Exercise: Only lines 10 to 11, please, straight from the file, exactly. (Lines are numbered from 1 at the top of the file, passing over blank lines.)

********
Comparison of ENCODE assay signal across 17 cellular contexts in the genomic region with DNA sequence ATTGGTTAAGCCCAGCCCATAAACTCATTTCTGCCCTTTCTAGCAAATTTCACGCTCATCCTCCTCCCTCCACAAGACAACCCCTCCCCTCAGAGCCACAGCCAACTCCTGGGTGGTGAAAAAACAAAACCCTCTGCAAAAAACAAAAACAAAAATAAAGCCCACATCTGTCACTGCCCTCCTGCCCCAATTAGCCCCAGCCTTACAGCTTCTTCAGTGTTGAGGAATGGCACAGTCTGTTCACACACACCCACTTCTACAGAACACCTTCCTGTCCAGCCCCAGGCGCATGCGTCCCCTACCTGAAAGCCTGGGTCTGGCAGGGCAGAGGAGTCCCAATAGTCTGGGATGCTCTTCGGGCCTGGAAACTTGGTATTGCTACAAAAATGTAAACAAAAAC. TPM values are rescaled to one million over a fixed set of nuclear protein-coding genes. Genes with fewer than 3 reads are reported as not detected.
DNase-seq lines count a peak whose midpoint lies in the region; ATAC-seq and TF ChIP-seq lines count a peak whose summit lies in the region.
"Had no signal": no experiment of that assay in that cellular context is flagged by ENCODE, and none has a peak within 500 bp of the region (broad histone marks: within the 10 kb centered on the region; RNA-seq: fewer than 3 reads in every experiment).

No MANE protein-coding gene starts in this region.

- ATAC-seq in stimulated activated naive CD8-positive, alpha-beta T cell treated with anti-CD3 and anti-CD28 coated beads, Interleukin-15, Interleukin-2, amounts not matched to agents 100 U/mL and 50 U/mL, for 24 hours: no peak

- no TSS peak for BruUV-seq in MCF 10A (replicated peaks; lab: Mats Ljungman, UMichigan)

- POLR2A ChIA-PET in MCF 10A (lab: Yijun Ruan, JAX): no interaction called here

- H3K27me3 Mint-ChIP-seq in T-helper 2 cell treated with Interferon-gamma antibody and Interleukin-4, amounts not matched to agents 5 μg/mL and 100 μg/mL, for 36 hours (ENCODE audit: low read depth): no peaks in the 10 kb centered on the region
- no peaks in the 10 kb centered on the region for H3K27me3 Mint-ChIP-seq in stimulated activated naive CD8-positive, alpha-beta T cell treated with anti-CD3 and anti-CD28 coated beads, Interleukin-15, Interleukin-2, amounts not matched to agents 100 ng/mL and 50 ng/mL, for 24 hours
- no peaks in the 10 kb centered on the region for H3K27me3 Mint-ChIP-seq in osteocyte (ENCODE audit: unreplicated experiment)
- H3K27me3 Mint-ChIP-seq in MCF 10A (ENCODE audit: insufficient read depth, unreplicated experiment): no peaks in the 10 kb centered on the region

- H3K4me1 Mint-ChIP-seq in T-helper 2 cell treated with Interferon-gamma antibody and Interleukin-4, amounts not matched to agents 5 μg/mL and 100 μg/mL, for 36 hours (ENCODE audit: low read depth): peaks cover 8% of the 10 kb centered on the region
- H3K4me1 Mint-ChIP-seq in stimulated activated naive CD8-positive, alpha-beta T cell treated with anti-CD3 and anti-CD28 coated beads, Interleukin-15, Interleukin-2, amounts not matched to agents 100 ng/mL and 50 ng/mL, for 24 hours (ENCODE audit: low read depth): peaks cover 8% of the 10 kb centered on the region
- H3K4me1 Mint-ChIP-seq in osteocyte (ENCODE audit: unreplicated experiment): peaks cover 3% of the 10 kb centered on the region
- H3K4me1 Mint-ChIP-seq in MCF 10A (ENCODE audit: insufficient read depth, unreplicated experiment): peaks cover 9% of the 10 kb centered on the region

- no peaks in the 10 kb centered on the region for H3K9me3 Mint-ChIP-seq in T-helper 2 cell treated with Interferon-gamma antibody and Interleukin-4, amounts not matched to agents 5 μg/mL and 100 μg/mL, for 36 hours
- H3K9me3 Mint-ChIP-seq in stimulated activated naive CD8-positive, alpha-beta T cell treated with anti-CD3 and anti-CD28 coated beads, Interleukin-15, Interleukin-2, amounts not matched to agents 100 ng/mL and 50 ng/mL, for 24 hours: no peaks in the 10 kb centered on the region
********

- no peaks in the 10 kb centered on the region for H3K27me3 Mint-ChIP-seq in osteocyte (ENCODE audit: unreplicated experiment)
- H3K27me3 Mint-ChIP-seq in MCF 10A (ENCODE audit: insufficient read depth, unreplicated experiment): no peaks in the 10 kb centered on the region